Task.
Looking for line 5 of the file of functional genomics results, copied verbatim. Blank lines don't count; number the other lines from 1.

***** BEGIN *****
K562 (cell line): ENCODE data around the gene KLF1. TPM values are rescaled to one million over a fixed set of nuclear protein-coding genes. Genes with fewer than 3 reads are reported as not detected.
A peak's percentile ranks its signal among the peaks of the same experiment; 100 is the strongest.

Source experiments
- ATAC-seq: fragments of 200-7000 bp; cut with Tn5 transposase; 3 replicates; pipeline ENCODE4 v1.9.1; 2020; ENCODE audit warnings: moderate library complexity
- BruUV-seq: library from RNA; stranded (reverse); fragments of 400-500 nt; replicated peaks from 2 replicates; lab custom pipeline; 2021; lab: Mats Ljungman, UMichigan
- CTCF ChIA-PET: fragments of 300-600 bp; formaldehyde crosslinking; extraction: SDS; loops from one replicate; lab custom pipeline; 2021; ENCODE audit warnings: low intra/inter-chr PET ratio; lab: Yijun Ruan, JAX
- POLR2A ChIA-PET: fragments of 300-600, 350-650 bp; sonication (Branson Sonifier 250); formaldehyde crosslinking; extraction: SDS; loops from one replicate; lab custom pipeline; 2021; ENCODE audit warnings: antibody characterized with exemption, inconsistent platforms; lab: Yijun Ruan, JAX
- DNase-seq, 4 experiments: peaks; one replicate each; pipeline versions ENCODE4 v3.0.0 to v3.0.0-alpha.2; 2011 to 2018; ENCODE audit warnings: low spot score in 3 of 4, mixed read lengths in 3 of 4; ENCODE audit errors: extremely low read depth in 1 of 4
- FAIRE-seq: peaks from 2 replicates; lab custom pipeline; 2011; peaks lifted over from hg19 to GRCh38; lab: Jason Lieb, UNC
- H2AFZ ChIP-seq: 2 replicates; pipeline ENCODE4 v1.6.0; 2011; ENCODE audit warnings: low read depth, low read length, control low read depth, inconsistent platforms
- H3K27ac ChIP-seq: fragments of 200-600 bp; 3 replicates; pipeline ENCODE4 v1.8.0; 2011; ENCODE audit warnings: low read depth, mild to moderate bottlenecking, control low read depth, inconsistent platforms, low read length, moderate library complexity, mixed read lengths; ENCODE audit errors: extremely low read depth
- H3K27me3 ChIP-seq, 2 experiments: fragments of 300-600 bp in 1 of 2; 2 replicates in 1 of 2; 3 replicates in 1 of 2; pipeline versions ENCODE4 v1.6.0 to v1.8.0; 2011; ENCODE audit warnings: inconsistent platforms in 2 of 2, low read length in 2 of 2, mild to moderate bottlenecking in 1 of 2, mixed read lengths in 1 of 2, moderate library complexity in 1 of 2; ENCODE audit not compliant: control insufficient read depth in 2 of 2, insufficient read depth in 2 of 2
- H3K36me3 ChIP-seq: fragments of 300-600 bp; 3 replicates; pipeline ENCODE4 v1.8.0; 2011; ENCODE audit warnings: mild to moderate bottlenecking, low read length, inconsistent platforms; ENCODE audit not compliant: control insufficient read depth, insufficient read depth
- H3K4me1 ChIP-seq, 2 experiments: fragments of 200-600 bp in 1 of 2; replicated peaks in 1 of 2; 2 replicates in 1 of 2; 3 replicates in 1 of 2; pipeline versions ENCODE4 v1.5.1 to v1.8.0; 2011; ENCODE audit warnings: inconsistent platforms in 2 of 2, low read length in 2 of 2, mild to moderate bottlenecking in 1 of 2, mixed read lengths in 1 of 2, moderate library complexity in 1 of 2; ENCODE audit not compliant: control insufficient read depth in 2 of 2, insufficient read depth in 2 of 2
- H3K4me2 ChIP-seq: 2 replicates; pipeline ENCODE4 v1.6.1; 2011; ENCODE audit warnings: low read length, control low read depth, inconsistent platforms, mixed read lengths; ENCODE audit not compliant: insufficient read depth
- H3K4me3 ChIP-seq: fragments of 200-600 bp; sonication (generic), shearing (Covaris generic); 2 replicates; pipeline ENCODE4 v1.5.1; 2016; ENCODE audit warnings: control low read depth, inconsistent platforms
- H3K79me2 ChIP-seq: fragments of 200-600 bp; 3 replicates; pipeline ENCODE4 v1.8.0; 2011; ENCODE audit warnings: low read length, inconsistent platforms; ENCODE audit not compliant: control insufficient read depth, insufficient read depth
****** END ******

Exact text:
- BruUV-seq: library from RNA; stranded (reverse); fragments of 400-500 nt; replicated peaks from 2 replicates; lab custom pipeline; 2021; lab: Mats Ljungman, UMichigan